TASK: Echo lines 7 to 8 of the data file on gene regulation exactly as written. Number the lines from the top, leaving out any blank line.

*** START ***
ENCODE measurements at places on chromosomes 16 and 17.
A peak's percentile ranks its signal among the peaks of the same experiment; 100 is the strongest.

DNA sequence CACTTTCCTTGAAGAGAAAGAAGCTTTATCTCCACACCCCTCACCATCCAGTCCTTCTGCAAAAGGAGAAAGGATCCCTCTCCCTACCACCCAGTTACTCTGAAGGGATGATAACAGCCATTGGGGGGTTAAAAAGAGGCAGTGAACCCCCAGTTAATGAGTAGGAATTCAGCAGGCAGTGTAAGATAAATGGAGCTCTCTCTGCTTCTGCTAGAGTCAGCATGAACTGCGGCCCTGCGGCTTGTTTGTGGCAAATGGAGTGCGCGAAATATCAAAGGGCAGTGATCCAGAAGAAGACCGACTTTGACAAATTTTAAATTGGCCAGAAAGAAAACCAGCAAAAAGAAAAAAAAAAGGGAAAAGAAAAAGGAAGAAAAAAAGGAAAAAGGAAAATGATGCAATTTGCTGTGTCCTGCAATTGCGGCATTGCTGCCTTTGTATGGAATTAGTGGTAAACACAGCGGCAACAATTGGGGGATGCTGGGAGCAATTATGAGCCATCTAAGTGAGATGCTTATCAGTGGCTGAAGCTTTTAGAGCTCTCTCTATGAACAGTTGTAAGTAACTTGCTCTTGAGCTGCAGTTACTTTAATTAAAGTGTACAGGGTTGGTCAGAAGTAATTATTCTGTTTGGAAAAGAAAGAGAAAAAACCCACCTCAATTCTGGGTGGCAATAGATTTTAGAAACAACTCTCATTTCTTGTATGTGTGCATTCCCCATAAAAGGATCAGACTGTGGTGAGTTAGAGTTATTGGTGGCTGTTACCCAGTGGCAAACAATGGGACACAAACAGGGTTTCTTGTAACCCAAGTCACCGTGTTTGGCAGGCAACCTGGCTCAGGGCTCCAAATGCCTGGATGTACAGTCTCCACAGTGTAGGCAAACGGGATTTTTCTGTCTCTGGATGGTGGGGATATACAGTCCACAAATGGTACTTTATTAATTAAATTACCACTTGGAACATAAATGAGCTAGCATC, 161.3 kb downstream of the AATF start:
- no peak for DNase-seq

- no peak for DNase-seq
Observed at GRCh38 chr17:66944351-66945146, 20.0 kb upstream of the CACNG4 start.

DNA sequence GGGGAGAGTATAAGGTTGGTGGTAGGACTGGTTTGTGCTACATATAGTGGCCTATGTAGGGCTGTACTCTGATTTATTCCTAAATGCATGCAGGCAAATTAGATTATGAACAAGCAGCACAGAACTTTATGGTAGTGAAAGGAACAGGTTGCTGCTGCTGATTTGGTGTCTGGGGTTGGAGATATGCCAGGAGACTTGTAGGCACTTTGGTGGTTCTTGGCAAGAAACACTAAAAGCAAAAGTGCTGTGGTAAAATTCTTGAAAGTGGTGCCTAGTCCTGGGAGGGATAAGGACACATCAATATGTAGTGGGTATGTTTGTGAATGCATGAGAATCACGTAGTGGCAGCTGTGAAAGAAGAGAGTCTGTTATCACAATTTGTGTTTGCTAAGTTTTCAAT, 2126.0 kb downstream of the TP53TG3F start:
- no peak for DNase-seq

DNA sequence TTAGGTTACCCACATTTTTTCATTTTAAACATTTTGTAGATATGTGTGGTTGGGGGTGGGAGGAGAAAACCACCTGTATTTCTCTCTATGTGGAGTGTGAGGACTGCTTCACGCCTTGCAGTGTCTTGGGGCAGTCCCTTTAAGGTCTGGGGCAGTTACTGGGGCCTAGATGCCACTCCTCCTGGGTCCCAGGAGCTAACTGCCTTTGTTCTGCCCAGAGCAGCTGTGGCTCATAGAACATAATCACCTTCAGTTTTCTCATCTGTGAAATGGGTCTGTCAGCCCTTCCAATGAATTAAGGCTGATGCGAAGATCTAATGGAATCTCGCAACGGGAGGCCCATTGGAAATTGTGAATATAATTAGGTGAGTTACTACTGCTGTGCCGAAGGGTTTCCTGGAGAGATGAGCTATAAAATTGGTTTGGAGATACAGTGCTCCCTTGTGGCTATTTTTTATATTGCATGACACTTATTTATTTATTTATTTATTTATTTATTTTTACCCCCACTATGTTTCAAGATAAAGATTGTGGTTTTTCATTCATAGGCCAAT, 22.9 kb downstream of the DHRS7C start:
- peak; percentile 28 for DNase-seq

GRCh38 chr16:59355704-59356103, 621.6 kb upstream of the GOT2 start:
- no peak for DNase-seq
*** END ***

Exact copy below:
DNA sequence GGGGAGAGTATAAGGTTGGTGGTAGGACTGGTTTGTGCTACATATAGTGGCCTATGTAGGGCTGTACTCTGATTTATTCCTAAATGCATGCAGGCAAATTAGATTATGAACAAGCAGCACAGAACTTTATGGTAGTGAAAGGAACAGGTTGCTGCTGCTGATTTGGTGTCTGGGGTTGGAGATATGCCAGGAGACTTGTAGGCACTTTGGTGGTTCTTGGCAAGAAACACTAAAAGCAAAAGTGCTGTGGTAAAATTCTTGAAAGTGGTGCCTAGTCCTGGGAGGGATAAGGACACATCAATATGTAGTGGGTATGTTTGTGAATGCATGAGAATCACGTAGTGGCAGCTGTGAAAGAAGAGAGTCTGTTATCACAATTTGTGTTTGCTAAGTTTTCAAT, 2126.0 kb downstream of the TP53TG3F start:
- no peak for DNase-seq